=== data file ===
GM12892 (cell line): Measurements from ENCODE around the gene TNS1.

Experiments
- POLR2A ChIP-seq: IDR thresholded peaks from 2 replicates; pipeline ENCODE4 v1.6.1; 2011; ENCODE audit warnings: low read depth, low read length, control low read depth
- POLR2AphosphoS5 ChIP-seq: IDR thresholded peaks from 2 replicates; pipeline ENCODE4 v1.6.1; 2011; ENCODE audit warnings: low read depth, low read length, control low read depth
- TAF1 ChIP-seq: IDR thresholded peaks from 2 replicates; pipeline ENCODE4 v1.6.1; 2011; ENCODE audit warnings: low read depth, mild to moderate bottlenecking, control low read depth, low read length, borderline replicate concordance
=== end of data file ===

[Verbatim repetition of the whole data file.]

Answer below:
GM12892 (cell line): Measurements from ENCODE around the gene TNS1.

Experiments
- POLR2A ChIP-seq: IDR thresholded peaks from 2 replicates; pipeline ENCODE4 v1.6.1; 2011; ENCODE audit warnings: low read depth, low read length, control low read depth
- POLR2AphosphoS5 ChIP-seq: IDR thresholded peaks from 2 replicates; pipeline ENCODE4 v1.6.1; 2011; ENCODE audit warnings: low read depth, low read length, control low read depth
- TAF1 ChIP-seq: IDR thresholded peaks from 2 replicates; pipeline ENCODE4 v1.6.1; 2011; ENCODE audit warnings: low read depth, mild to moderate bottlenecking, control low read depth, low read length, borderline replicate concordance